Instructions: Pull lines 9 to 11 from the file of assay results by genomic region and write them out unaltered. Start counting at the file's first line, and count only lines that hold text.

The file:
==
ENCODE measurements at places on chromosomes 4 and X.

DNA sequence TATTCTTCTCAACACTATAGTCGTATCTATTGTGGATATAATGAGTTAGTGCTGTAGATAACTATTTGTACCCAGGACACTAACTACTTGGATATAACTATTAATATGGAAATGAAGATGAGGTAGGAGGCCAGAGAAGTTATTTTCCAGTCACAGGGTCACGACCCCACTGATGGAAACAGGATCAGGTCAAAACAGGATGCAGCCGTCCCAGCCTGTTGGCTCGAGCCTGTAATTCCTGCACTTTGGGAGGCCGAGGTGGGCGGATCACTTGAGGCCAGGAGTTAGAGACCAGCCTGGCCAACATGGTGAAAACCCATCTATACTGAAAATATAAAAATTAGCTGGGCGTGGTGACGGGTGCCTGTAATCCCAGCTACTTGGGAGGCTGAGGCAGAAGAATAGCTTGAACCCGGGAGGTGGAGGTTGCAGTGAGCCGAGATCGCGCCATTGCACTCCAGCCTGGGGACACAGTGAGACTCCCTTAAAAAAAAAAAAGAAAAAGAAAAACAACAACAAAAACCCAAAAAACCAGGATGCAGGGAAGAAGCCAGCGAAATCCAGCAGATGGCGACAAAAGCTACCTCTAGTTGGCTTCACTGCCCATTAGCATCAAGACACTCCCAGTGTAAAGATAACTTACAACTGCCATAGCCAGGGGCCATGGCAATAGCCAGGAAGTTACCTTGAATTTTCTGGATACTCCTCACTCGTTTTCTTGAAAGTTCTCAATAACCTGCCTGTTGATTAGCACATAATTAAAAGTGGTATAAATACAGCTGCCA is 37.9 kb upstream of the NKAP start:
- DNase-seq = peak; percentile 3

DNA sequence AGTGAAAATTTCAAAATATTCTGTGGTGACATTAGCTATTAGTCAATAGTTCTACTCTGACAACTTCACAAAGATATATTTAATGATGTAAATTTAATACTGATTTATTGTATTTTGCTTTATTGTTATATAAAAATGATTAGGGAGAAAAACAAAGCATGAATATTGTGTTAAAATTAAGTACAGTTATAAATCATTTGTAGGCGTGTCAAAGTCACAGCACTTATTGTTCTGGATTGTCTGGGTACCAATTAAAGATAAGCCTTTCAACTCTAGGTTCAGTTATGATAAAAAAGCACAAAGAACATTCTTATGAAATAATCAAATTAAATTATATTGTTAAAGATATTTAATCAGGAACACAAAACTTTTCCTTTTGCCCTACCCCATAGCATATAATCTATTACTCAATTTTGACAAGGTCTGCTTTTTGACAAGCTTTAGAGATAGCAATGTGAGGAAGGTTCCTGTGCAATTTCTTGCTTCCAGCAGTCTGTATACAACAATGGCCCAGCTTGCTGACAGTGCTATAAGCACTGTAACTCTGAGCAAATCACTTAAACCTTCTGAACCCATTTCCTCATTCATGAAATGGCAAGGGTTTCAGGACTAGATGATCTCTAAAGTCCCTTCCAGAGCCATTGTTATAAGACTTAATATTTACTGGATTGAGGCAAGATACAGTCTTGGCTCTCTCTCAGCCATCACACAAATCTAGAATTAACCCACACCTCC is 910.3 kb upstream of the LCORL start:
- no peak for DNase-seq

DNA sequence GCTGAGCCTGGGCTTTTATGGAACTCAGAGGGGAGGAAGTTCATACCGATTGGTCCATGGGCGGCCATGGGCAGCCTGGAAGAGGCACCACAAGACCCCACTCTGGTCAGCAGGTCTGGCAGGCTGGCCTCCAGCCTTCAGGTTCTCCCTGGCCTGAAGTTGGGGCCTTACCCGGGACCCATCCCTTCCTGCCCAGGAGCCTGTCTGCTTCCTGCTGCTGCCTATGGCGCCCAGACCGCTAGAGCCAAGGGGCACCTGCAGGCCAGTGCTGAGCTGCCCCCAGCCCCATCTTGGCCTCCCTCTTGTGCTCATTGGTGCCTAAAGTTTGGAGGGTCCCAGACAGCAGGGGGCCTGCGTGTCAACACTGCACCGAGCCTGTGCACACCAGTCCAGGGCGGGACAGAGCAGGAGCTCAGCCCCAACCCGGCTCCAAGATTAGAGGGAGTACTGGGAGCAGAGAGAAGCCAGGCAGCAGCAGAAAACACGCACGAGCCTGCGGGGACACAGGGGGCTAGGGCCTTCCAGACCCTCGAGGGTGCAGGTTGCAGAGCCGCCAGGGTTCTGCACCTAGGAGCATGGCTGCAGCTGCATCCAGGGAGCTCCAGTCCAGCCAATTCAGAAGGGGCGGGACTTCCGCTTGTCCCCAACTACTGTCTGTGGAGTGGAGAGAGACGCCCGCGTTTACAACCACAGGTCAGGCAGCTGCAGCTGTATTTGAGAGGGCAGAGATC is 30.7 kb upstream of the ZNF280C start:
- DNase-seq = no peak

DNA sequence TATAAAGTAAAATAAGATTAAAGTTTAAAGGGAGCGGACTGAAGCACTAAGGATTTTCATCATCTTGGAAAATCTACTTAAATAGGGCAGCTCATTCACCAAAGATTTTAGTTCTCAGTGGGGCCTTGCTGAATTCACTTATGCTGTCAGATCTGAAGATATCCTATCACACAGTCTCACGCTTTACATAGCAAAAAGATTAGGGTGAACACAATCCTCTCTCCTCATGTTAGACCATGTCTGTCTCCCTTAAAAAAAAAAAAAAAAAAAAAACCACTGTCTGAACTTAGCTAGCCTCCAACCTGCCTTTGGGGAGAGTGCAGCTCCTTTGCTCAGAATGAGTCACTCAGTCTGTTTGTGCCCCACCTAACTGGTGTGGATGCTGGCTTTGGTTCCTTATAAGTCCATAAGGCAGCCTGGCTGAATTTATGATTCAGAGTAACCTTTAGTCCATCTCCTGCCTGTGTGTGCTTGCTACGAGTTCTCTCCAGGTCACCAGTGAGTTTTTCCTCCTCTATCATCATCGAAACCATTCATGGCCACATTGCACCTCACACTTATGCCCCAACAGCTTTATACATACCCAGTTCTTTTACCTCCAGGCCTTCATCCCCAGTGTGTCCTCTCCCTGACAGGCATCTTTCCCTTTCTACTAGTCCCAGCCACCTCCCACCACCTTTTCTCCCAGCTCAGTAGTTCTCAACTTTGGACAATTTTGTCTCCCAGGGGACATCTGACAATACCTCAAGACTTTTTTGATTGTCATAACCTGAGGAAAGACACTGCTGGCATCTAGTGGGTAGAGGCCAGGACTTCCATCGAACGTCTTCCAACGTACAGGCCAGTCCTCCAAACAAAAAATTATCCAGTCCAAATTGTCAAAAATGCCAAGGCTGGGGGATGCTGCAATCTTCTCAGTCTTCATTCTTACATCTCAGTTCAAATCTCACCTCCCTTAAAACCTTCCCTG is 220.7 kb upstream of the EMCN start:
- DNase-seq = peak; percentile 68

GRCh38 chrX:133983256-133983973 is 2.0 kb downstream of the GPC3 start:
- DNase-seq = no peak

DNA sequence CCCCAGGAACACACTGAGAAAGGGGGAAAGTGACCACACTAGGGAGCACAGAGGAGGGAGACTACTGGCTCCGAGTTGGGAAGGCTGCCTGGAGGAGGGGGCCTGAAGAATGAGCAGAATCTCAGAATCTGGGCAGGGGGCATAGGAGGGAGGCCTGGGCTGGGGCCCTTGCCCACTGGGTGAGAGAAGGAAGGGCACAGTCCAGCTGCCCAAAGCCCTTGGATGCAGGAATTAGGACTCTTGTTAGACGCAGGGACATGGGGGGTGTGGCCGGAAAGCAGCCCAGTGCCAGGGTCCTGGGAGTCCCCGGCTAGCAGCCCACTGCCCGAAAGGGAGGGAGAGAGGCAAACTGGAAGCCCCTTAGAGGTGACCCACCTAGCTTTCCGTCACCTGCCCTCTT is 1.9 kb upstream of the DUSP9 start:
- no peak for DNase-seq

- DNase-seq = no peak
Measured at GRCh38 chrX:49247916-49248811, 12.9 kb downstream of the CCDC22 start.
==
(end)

- DNase-seq = peak; percentile 68

GRCh38 chrX:133983256-133983973 is 2.0 kb downstream of the GPC3 start:
- DNase-seq = no peak